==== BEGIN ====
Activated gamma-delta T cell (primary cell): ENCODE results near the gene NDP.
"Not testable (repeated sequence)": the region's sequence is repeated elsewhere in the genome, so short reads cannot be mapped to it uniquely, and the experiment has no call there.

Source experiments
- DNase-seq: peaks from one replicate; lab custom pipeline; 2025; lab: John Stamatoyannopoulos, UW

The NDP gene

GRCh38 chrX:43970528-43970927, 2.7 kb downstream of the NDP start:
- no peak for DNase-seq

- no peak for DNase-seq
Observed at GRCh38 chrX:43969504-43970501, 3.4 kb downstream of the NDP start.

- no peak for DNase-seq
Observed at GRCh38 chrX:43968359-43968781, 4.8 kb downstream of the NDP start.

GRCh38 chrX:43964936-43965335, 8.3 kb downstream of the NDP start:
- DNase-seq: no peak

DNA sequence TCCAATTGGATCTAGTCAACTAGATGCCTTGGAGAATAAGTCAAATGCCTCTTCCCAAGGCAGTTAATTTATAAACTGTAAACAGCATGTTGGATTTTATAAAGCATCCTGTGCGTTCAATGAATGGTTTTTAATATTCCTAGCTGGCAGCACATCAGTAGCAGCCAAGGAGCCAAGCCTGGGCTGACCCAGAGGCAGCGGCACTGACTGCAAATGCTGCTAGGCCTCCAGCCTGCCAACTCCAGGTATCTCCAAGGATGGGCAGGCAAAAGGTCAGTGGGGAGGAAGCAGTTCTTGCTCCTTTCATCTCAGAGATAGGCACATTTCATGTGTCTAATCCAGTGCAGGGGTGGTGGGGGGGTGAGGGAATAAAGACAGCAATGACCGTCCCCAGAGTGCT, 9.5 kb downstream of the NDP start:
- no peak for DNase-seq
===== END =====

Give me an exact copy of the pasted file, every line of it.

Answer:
Activated gamma-delta T cell (primary cell): ENCODE results near the gene NDP.
"Not testable (repeated sequence)": the region's sequence is repeated elsewhere in the genome, so short reads cannot be mapped to it uniquely, and the experiment has no call there.

Source experiments
- DNase-seq: peaks from one replicate; lab custom pipeline; 2025; lab: John Stamatoyannopoulos, UW

The NDP gene

GRCh38 chrX:43970528-43970927, 2.7 kb downstream of the NDP start:
- no peak for DNase-seq

- no peak for DNase-seq
Observed at GRCh38 chrX:43969504-43970501, 3.4 kb downstream of the NDP start.

- no peak for DNase-seq
Observed at GRCh38 chrX:43968359-43968781, 4.8 kb downstream of the NDP start.

GRCh38 chrX:43964936-43965335, 8.3 kb downstream of the NDP start:
- DNase-seq: no peak

DNA sequence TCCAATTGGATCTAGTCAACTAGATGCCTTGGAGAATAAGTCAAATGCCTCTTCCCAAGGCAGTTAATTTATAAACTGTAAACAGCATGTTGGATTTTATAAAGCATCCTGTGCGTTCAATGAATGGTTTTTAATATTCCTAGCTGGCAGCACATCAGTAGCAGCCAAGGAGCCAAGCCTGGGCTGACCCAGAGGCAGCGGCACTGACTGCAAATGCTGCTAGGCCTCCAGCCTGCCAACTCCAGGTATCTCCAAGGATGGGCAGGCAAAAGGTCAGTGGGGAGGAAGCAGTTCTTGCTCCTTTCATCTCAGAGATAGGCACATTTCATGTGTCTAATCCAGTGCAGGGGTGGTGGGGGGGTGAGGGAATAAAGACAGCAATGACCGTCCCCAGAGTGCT, 9.5 kb downstream of the NDP start:
- no peak for DNase-seq